The Annotated Uncle Tom's Cabin
W. W. Norton & Company, 2007 - 480 pages
Henry Louis Gates Jr. redefines "Uncle Tom's Cabin" with this seminal interpretation of the great American novel. Declared worthless and dehumanizing by James Baldwin in 1949, "Uncle Tom's Cabin" has lacked literary credibility for fifty years. Now, in a ringing refutation of Baldwin, Henry Louis Gates Jr. demonstrates the literary transcendence of Harriet Beecher Stowe's masterpiece. "Uncle Tom's Cabin," first published in 1852, galvanized the American public as no other work of fiction has ever done. The editors animate pre-Civil War life with rich insights into the lives of slaves, abolitionists, and the American reading public. Examining the lingering effects of the novel, they provide new insights into emerging race-relation, women's, gay, and gender issues. With reproductions of rare prints, posters, and photographs, this book is also one of the most thorough anthologies of Uncle Tom images up to the present day. 2-color throughout; 32 pages of color illustrations, 150 black-and-white illustrations.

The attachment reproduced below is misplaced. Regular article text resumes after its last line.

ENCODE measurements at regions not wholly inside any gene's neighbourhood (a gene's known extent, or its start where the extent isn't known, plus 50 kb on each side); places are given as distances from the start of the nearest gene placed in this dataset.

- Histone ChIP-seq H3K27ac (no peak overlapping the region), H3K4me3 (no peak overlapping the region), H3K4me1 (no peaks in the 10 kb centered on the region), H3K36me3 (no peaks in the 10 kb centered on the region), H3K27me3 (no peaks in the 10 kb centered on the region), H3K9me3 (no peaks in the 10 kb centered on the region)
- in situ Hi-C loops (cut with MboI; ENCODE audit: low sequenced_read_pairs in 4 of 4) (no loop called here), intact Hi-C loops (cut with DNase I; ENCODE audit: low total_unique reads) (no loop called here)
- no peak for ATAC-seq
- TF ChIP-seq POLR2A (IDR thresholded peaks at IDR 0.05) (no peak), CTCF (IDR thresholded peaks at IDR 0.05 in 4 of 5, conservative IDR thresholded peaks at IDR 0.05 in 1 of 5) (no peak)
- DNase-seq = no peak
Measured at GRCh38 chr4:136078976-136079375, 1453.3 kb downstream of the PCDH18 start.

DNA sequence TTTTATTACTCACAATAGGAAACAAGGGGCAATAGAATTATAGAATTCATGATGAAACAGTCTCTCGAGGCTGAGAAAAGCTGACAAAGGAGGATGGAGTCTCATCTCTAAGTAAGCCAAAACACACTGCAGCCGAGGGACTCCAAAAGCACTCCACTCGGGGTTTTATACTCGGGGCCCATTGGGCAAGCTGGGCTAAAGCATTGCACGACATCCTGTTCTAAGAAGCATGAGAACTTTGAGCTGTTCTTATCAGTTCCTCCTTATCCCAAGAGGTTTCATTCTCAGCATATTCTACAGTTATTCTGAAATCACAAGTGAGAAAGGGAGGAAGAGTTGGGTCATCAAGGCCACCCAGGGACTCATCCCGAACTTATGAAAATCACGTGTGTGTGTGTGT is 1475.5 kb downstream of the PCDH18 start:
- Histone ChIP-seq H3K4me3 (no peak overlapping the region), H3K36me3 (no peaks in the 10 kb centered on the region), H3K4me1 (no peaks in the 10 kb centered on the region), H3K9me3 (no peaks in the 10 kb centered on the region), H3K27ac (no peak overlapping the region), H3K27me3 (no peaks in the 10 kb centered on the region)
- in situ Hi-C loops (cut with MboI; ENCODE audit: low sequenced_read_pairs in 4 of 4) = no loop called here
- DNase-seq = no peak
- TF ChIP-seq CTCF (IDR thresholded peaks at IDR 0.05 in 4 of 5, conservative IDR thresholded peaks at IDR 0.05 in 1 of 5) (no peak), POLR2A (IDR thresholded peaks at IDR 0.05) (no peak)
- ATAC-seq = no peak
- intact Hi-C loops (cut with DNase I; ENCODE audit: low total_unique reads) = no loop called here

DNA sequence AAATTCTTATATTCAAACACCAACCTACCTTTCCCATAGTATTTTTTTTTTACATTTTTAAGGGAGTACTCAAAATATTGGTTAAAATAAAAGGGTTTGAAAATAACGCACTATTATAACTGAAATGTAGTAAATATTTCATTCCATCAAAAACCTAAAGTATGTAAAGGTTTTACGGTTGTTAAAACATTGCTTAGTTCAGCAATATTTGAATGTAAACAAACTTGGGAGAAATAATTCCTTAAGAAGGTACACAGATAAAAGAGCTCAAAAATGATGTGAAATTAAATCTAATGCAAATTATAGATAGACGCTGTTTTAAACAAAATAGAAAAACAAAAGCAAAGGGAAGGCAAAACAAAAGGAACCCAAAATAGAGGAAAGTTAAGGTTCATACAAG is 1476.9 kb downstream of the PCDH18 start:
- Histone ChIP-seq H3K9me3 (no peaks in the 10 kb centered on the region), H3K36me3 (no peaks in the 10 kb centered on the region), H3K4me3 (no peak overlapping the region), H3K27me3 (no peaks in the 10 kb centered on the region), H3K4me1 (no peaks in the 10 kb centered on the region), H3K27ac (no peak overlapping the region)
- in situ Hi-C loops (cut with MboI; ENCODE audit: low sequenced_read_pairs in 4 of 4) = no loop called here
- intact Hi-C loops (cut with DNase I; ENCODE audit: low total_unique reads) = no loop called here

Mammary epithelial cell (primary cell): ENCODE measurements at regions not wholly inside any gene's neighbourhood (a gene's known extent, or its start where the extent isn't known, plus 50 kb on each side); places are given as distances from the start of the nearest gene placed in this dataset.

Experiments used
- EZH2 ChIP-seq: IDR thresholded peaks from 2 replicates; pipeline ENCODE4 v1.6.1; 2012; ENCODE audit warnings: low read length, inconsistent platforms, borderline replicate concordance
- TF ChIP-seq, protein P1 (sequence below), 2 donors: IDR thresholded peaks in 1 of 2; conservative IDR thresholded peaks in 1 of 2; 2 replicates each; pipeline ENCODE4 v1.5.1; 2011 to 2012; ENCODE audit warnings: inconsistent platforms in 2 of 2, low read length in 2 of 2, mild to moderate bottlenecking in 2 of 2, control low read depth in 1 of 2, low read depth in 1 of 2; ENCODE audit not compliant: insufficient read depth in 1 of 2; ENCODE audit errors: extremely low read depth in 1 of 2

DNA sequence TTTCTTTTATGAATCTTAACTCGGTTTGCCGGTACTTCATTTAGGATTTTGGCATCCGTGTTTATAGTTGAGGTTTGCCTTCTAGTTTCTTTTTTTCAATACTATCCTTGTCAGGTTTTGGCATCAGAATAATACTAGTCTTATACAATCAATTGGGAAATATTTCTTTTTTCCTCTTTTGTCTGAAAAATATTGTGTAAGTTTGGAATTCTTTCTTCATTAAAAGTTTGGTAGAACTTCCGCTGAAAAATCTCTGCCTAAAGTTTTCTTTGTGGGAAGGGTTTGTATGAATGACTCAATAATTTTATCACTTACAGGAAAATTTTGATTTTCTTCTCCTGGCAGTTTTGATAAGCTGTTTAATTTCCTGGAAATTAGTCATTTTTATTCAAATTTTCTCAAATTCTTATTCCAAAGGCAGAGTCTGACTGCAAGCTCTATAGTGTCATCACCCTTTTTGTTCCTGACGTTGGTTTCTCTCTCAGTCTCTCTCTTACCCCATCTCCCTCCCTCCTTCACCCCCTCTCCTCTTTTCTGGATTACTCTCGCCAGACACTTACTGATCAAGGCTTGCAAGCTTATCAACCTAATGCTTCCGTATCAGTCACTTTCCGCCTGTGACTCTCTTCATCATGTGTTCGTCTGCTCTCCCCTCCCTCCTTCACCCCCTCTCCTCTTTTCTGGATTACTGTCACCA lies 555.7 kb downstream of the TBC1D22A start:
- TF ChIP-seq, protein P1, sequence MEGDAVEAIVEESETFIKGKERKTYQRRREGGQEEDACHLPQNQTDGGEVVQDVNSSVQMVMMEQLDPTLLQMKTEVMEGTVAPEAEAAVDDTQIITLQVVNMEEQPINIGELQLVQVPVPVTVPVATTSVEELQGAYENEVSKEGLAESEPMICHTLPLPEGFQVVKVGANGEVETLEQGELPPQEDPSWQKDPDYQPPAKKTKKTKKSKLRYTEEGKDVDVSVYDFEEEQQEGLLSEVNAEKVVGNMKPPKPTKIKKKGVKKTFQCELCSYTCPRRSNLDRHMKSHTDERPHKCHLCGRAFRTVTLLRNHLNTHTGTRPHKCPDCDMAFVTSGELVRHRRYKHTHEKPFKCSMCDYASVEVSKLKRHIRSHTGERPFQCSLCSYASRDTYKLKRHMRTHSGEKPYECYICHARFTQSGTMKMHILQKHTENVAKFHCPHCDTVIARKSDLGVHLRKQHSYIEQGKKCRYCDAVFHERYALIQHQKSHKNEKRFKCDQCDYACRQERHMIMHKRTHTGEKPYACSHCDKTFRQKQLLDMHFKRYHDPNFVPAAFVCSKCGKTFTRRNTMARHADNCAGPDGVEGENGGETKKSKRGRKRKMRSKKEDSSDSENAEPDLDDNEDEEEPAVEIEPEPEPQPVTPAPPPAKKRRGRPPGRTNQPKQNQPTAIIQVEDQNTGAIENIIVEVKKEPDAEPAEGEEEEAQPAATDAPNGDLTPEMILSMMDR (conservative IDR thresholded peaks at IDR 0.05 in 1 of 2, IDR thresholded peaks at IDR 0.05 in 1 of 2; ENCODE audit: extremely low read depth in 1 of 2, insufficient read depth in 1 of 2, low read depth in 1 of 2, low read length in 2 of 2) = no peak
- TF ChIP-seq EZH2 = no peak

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The annotated Uncle Tom's cabinUser Review - Not Available - Book Verdict
StoweÃƒÂ¯Ã‚Â¿Ã‚Â½s often-challenged novel gets the red-carpet treatment. This annotated version was edited by scholars Henry Louis Gates and Hollis Robbins, who also provide the introduction and notes ... Read full review
One of the best books I have ever read. Ms. Stowe is a powerful and skilled author, portraying the beauty of the human spirit in the midst of a world of suffering. I would recommend this book to any who has the patience to work his way through the dialogue and admitted lack of pithiness, to anyone wanting a good read with relatable characters, inspiring stories, and a little history thrown in.